The US and Mexico studies were included in the pooled estimate, despite obvious differences from the European trials. The four main differences were: rural locale, high overall response rate, lack of randomization in the US study, and lack of definitive Pap testing history in the Mexican study. A sensitivity analysis was conducted to estimate the pooled relative compliance without the inclusion of those two studies. The sensitivity analysis yielded an estimated pooled relative compliance of 2.34 (95% CI 1.47-3.70), which indicated that the addition of these two community trials did not alter the overall results, and if anything their inclusion provides a more conservative estimate of effect. However, potential differences in compliance between rural and urban women may still exist due to the observed lower relative compliance when both rural studies are taken into account, coupled with the non-significant finding in the rural Italian substudy site. Differences between rural and urban settings should continue to be elucidated, especially given that rural areas have been shown to have lower screening participation and increased burden of cervical cancer. (41-43)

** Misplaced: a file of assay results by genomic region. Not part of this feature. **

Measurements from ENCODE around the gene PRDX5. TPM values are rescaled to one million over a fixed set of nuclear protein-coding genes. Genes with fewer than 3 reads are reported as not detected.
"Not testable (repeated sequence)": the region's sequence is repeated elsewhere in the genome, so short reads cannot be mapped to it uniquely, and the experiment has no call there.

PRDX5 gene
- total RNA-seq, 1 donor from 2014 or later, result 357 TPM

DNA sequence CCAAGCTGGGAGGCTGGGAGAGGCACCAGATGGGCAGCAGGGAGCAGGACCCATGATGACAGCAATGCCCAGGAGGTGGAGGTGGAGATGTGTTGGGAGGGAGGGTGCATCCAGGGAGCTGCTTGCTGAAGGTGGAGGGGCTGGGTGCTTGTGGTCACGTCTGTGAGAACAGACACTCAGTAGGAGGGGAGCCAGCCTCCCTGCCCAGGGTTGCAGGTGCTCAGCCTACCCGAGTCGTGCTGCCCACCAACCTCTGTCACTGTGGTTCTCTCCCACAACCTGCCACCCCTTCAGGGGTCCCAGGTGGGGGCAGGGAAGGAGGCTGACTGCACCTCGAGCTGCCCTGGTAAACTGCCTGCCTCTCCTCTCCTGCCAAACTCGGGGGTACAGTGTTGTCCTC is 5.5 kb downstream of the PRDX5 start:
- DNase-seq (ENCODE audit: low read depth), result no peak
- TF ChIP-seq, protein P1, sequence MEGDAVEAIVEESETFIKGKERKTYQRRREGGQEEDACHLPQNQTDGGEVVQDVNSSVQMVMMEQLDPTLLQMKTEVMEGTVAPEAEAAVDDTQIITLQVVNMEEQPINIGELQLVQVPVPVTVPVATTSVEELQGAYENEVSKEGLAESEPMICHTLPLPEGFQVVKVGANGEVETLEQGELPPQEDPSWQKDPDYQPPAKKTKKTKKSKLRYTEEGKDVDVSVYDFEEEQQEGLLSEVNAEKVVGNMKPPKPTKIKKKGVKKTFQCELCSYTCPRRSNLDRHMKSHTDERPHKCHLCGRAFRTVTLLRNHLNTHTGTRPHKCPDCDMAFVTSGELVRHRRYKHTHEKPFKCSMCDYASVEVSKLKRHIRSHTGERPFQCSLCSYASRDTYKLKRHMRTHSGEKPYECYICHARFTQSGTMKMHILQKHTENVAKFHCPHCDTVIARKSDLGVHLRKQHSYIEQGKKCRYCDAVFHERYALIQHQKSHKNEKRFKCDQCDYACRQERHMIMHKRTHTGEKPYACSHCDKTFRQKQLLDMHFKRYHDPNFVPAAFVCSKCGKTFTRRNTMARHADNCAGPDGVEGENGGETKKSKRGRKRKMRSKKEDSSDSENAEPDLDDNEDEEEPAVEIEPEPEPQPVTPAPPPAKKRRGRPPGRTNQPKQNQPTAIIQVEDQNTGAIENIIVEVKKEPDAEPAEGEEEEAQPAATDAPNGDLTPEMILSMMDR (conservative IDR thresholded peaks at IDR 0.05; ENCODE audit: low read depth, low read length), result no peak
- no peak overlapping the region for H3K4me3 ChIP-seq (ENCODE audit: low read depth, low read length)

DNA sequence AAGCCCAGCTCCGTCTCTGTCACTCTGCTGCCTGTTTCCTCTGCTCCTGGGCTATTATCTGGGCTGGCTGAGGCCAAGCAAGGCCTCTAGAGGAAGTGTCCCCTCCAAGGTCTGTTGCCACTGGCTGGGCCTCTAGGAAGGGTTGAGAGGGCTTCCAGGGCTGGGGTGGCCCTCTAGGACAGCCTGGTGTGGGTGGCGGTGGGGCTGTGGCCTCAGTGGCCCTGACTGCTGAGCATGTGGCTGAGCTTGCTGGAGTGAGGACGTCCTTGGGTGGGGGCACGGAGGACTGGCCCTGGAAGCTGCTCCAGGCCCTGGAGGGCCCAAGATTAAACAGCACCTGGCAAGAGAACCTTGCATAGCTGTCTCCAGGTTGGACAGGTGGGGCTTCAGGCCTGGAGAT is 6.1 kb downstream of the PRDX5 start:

Limitations of the review

One of the limitations of this review is the scope of articles included. The exclusion of middle-/low-income study sites led to the omission of four studies - three from India and one from China that explored HPV self-testing in a developing country context. (44-46) The authors of the three Indian studies concluded that selfcollected testing improved screening participation in women. Despite not including the data in the review, the overarching message of increased participation with the provision of HPV self-testing was echoed throughout these studies. Four additional studies, which examined uptake of HPV self-testing, were omitted due to a lack of comparison group. (24,47-49) Within this group of studies, the uptake of HPV self-test was reported as between 32.0% and 58.0%, a comparable estimation to the HPV self-testing uptake reported by the studies included in this review.

Another limitation of this review is that studies employing multiple intervention arms were only analyzed based on the comparison between the Pap testing control group and the intervention arm that employed the use of mailed HPV self-collection test kits. The other intervention arms